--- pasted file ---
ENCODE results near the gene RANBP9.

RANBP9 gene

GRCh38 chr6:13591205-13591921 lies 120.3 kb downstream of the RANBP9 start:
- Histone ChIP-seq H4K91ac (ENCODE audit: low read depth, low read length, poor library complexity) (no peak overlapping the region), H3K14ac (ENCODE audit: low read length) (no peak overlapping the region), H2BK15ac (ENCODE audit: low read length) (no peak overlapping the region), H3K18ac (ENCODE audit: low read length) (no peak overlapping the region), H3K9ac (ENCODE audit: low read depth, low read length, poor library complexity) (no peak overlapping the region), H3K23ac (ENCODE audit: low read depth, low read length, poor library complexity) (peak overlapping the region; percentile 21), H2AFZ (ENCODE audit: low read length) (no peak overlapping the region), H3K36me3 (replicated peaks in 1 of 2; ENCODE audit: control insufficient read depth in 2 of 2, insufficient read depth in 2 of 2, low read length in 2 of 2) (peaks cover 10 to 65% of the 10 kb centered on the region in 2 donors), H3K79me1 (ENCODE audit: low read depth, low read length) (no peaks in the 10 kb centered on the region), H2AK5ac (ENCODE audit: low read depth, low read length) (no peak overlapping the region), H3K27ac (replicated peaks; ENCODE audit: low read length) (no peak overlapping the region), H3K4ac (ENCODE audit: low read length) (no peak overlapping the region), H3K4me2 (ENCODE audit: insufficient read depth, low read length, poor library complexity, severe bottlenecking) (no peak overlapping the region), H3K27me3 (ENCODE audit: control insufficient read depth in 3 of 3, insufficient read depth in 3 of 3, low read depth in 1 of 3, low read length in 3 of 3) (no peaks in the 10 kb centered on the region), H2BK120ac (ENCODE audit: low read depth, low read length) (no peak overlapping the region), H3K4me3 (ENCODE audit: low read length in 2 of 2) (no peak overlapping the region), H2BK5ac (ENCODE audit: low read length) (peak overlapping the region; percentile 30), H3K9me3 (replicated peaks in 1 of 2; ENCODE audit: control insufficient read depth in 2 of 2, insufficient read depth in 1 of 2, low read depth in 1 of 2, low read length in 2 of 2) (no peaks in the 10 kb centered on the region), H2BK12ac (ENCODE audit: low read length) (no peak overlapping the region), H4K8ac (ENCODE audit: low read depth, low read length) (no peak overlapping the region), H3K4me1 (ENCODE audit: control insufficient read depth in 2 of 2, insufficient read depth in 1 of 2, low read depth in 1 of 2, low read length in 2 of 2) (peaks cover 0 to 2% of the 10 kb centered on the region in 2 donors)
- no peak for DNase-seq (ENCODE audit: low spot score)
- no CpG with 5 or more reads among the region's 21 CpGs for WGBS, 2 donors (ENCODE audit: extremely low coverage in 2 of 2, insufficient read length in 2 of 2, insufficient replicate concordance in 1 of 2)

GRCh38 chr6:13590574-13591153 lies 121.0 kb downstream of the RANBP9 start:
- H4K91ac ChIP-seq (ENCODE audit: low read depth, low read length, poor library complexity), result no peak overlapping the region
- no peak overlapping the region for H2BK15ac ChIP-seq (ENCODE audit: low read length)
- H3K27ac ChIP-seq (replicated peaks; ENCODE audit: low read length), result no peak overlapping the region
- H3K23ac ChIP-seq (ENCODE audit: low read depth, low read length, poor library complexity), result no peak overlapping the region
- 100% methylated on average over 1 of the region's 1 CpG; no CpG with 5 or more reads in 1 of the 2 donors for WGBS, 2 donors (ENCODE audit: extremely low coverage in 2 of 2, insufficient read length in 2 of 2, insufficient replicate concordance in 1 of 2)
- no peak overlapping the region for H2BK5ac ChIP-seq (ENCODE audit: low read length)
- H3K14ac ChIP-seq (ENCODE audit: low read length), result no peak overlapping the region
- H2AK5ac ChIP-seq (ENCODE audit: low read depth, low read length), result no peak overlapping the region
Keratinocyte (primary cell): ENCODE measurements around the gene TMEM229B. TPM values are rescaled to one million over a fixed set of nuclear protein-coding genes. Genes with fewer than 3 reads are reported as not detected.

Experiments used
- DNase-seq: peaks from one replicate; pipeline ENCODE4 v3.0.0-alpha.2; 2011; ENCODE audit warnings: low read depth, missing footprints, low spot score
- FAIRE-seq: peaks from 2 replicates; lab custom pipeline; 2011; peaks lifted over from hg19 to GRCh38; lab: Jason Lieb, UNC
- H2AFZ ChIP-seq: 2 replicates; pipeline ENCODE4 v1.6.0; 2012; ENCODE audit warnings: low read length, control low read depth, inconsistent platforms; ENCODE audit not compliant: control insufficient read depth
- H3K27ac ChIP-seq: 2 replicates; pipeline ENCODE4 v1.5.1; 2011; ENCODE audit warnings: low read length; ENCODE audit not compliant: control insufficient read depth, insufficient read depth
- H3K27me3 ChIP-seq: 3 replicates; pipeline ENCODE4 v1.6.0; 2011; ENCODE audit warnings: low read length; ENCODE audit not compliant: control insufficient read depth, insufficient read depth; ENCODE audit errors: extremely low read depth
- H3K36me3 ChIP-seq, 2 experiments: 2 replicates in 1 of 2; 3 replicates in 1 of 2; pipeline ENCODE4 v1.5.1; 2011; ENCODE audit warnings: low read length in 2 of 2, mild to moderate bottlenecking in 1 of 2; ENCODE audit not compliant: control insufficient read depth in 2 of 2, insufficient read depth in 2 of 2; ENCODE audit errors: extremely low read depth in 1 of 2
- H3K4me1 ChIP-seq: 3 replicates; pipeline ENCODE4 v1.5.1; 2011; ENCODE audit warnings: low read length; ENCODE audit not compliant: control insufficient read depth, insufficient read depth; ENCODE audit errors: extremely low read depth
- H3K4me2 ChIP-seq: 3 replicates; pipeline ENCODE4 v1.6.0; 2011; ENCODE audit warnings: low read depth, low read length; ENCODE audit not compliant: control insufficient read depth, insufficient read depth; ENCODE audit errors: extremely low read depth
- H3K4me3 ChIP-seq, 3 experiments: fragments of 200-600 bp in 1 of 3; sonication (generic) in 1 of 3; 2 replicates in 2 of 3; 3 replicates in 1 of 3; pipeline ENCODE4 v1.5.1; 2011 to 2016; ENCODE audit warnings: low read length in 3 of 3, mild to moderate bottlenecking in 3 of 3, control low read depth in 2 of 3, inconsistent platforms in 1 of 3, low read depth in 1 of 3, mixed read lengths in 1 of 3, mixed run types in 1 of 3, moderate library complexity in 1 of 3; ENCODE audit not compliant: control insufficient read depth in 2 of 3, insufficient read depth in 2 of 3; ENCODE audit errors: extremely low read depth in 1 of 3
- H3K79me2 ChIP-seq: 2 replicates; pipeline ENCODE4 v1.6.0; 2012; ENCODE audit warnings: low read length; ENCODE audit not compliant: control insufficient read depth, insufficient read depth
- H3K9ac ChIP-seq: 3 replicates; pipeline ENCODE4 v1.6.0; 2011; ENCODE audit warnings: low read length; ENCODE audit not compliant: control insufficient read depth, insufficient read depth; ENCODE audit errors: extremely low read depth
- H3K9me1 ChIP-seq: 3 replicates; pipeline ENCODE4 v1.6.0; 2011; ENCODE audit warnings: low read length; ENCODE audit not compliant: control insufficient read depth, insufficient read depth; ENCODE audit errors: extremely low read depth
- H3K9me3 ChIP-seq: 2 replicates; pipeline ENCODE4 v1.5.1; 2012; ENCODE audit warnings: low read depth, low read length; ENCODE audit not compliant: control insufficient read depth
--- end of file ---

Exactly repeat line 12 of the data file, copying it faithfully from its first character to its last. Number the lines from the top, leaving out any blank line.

- 100% methylated on average over 1 of the region's 1 CpG; no CpG with 5 or more reads in 1 of the 2 donors for WGBS, 2 donors (ENCODE audit: extremely low coverage in 2 of 2, insufficient read length in 2 of 2, insufficient replicate concordance in 1 of 2)